Planet Zuma – a term coined by the DA during this week’s State of the Nation debate – which saw the EFF leave the National Assembly for not recognising Jacob Zuma as a President. Illegitimate they called him, claiming Zuma is not aware of his own Constitution, and in fact, he broke it.
Zuma’s State of the Nation Address last week, came two days after a Constitutional Court case against him, launched by both opposition parties. There, we heard that Zuma would finally pay back the money spent on non-security upgrades on his Nkandla homestead.
The Constitution had taken centre stage as legal representatives by the EFF and the DA, who launched the court application.
As per the Constitution, Zuma was to have implemented recommendations of Public Protector Thuli Madonsela’s report entitled “Secure and Comfort” which directed him to pay back a portion of money for the upgrades which were not of a safekeeping nature.
What we heard from Zuma’s counsel, in conceding that he will pay, was that there was an “error of law”.
And that was it.
The thing is that, as the president of a country, how do you not know your own Constitution? This seemed to be the last straw for many South Africans and the final nail in the coffin for Zuma. If the court finds that Zuma went against the Constitution then he must resign or may be recalled experts said this week.
And then Zuma delivered his Sona reply to the debate yesterday, and what did he do next?
He behaved like a president.
There were no “Nkaaandlaaas” or any other of the anecdotes he normally sketches in parliament as he has done before, often chuckling uncontrollably while the country burnt. No, instead he was focused – he even applauded DA leader Mmusi Maimane for asking that we listen to Zuma’s Sona address, when the EFF had disrupted proceedings. He called for MPs to conduct themselves in a more acceptable manner, as the continent and world, were watching us.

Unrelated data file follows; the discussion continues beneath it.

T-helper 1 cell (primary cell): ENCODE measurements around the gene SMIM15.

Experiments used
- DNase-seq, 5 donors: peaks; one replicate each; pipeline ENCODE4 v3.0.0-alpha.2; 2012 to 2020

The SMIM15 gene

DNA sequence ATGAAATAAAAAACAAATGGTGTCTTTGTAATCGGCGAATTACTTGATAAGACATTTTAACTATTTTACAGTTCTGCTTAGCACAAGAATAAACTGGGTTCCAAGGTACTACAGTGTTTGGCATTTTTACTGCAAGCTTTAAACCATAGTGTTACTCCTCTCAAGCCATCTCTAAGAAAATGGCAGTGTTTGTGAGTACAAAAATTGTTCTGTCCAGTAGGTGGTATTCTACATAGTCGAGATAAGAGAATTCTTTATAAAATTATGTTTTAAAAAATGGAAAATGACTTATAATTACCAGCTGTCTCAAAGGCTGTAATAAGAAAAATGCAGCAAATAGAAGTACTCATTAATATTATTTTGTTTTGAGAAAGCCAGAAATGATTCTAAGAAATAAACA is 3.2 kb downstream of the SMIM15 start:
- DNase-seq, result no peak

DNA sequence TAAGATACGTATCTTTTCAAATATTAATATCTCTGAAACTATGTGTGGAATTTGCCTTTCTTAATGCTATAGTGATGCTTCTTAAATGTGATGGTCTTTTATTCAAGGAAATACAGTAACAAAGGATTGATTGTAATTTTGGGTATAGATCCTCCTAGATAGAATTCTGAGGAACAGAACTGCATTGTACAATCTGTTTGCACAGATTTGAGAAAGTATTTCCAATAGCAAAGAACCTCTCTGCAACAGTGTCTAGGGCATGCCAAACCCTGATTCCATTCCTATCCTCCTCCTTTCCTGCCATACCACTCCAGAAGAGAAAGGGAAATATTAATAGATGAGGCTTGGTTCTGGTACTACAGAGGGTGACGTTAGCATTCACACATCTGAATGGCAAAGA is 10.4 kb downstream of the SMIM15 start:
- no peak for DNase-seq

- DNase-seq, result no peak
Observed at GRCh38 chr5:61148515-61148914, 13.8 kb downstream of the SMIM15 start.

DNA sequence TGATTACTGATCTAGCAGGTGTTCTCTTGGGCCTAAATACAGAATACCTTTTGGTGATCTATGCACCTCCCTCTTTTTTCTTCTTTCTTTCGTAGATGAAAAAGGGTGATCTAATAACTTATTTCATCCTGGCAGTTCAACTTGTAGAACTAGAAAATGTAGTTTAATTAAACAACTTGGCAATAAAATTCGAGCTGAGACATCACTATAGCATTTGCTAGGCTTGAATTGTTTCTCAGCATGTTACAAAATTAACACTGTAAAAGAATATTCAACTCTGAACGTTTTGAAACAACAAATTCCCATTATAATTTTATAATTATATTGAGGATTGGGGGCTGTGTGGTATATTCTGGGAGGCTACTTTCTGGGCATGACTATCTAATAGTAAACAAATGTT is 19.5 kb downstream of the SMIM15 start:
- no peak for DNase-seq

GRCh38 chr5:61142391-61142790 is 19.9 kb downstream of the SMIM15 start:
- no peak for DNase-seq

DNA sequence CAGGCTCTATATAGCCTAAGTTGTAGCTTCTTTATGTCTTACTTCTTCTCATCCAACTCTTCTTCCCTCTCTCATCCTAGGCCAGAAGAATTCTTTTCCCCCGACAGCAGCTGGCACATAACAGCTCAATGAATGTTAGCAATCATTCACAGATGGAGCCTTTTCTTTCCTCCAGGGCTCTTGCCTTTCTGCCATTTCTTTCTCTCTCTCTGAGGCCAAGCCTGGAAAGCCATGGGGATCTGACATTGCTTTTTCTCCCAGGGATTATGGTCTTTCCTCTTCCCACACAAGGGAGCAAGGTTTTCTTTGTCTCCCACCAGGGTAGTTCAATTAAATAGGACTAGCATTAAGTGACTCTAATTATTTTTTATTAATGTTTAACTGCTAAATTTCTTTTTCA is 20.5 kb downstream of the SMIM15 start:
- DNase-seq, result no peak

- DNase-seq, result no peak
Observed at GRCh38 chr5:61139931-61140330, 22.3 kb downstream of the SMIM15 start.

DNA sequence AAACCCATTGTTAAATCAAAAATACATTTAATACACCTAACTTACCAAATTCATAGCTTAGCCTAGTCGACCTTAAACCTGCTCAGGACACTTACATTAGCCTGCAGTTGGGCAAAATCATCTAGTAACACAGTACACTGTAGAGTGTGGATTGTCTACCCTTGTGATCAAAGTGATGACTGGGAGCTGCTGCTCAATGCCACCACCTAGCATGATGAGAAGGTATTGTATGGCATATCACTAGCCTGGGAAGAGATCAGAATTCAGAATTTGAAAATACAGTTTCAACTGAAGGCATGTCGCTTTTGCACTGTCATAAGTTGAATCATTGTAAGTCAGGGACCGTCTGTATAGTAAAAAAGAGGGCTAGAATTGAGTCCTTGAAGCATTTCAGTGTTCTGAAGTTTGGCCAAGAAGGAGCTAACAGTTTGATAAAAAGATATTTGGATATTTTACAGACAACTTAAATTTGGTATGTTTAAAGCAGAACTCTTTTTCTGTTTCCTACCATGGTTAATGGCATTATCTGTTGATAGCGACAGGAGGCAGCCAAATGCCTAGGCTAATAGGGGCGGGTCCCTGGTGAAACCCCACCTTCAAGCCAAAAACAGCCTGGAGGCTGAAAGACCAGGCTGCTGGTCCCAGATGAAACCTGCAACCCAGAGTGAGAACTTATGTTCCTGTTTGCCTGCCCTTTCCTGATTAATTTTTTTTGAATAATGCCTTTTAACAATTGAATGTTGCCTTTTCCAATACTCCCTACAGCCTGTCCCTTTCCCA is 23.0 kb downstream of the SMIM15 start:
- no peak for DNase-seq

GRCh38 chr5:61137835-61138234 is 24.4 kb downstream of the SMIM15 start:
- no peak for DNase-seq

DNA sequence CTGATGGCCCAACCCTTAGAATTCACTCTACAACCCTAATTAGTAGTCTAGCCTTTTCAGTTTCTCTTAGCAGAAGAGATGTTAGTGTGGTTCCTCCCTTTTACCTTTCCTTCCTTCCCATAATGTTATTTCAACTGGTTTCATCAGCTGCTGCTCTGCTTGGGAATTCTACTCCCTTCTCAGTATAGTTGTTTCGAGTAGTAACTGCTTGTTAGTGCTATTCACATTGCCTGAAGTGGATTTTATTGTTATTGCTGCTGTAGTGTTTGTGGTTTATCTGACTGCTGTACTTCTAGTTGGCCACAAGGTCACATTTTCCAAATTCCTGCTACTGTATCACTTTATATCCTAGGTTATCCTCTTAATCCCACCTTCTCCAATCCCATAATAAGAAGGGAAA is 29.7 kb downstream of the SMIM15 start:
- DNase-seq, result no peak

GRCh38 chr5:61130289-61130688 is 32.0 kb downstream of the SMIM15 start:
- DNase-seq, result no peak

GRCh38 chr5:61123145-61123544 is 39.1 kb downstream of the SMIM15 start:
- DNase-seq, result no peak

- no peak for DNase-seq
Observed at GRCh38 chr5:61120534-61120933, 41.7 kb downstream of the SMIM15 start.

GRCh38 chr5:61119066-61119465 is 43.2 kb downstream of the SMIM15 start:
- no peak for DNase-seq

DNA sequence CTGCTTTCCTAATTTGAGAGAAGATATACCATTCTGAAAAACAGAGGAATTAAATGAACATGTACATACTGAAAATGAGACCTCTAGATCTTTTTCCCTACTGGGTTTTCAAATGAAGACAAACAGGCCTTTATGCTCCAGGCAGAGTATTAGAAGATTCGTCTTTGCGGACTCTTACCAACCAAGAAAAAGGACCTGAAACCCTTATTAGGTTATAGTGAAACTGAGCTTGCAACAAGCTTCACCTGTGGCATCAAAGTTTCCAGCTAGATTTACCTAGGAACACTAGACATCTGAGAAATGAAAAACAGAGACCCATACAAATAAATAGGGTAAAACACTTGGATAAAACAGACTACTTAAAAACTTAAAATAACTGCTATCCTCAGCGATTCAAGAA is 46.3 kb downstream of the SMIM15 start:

Zuma replied to MPs, he made it known the plans put in place to deal with various issues facing the nation including the drought situation, which he warned would culminate in inflated food prices, farmer debt and eventually job losses.
“We must fight together to defeat… and I think we can… It’s time to unite and harness this power,” he said of South African who he called unique at best.
Racism also had no place in this country, was his message.
“We must unite in eradicating this evil… We should all stand up… We must heal the scars of apartheid and build a united nation. Racism is an enemy of humanity.”
Well said Mr President – even though this may be the last time I ever pen this, because on Planet South Africa your time, it seems, is up.